JACKSONVILLE, Fla. — Last week during his trial, jurors heard about the “House of Horrors” where Russell Tillis committed his brutal crimes.
On Wednesday, his attorneys told them about an earlier house of horrors, the one in which Tillis was raised.
Following Tillis’ conviction last week for first-degree murder, the penalty phase of the trial began with Tillis’ attorneys introducing evidence of the physical and sexual trauma they say he suffered growing up at the hands of his father.
Forensic psychologist Dr. Jethro Toomer testified the toxic stress he endured, along with a drug addiction that began at 13, stunted Tillis mentally and emotionally.
“Russell Tillis is a damaged, badly broken individual but not beyond redemption,” defense attorney Donald Mairs told jurors. “You are going to learn that Russell Tillis was poisoned by the violence that he witnessed, that he endured both sexual and physical, and also the drugs that he used.”
However, prosecutor Alan Mizrahi told jurors the guilty verdict they reached last week should inform their decision in the penalty phase.
“What happened on 3551 Bowden Circle was shockingly evil. It was heinous atrocious and cruel,” Mizrahi said. “We are confident you will hold him fully accountable and that you will do what the facts in this case require, and that’s to vote unanimously for a sentence of death.”
Two of Tillis’ former victims were the first to testify.
One woman told jurors he picked her up from the side of Interstate 75 in 1989 after her car broke down. She said she was reluctant but desperate on the dark and lonely road, and that she knew immediately something was very wrong. She testified he drove her to a construction site, strangled and attempted to rape her.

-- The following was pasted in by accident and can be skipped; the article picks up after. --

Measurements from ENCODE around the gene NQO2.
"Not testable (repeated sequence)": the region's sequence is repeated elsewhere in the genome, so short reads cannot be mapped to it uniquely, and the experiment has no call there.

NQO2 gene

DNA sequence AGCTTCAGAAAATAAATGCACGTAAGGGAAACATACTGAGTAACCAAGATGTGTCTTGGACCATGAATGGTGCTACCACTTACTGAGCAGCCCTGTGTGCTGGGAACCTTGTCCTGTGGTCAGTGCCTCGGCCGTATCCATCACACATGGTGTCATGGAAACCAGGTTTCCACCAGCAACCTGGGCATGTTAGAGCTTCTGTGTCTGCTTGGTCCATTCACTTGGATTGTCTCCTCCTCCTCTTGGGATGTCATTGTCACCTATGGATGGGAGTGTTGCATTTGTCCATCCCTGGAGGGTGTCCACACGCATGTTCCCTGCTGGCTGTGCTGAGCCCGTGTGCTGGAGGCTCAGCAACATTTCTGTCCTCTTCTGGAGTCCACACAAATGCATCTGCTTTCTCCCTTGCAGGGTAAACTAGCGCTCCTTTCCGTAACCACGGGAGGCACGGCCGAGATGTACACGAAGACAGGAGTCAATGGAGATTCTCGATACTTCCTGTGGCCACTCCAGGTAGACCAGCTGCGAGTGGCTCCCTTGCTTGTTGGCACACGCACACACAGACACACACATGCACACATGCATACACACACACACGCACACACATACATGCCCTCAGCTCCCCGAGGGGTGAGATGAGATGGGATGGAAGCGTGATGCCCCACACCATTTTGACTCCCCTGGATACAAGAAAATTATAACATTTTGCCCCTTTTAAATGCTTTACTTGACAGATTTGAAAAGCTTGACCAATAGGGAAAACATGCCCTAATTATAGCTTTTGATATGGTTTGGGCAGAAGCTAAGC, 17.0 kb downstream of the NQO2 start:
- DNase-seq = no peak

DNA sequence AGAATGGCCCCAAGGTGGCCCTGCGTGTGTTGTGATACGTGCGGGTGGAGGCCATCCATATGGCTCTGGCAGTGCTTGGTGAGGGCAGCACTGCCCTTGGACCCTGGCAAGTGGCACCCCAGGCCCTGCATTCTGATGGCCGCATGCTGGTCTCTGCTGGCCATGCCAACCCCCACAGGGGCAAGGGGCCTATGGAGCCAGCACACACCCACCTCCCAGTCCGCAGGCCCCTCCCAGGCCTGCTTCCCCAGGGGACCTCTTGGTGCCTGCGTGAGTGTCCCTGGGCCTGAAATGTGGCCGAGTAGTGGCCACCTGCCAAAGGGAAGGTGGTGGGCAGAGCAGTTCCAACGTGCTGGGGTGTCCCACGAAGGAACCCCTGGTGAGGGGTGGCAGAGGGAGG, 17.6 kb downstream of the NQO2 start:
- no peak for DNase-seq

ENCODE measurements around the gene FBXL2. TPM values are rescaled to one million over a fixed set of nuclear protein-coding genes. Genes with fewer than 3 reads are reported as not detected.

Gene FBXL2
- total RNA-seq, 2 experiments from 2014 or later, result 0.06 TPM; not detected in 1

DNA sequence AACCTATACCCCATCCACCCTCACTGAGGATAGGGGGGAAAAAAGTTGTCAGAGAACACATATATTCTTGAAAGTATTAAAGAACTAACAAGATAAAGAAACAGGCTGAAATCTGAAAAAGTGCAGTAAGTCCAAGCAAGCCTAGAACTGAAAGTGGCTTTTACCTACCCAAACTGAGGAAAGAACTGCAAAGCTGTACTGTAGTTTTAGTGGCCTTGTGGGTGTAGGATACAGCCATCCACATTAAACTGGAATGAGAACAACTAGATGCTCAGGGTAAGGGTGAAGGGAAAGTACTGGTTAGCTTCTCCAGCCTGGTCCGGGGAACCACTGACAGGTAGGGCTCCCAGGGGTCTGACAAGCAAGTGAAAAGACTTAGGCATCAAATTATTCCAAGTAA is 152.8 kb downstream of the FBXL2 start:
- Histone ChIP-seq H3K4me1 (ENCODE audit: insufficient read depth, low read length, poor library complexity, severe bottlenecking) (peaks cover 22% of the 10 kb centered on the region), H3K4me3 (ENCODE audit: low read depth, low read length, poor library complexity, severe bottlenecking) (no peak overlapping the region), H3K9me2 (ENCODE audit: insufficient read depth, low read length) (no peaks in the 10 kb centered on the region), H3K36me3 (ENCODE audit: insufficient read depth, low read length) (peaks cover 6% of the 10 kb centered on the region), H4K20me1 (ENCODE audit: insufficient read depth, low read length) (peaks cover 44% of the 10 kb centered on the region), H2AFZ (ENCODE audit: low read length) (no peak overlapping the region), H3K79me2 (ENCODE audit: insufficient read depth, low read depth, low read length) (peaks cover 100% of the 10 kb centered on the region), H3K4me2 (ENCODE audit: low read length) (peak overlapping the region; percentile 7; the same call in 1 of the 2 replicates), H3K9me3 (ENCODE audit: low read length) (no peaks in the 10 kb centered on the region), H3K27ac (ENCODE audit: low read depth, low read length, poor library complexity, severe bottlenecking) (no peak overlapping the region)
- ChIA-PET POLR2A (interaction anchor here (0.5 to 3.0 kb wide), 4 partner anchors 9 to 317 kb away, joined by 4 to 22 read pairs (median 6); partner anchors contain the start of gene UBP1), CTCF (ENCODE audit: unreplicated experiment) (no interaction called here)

A second woman, now an adult, told jurors Tillis raped her repeatedly in 2006 when she was just 14, necessitating her first-ever pelvic exam as part of a sexual assault assessment. The photograph prosecutors showed of her at that age was so childlike, it elicited a gasp from the gallery.
The grandmother and sister of murder victim 30-year-old Joni Gunter also took the stand to deliver victim impact statements.
Gunter’s grandmother Darlene Johnson testified she is raising Joni Gunter’s son, and he sometimes tells people he calls Johnson 'mama' because "my mama was murdered.”
Gunter’s sister Ashley Gunter talked about their difficult childhood. The girls were raised in separate foster homes, but she remembered their shared love of music and said at one point, they even formed band.
“When I was 18, she wrote me a song, and she wanted me to make my own verse for her. ‘Don’t cry my angel, don’t shed a tear. I’ll still be here. Holding you near.’ That’s the verse she wrote,” Gunter remembered.
Beginning to cry, she said, “I miss talking to her, her voice her singing I miss her so much. I still have so many questions I want to ask her.”
The final witness of the day was a toxicologist to testify about the long-lasting damage wrought by Tillis’ years of drug addiction and abuse.
Testimony is expected to finish by midday Thursday, at which point the case will go to the jury for deliberations. The death penalty requires a unanimous vote of the 12-member jury. Otherwise his sentence will be life in prison.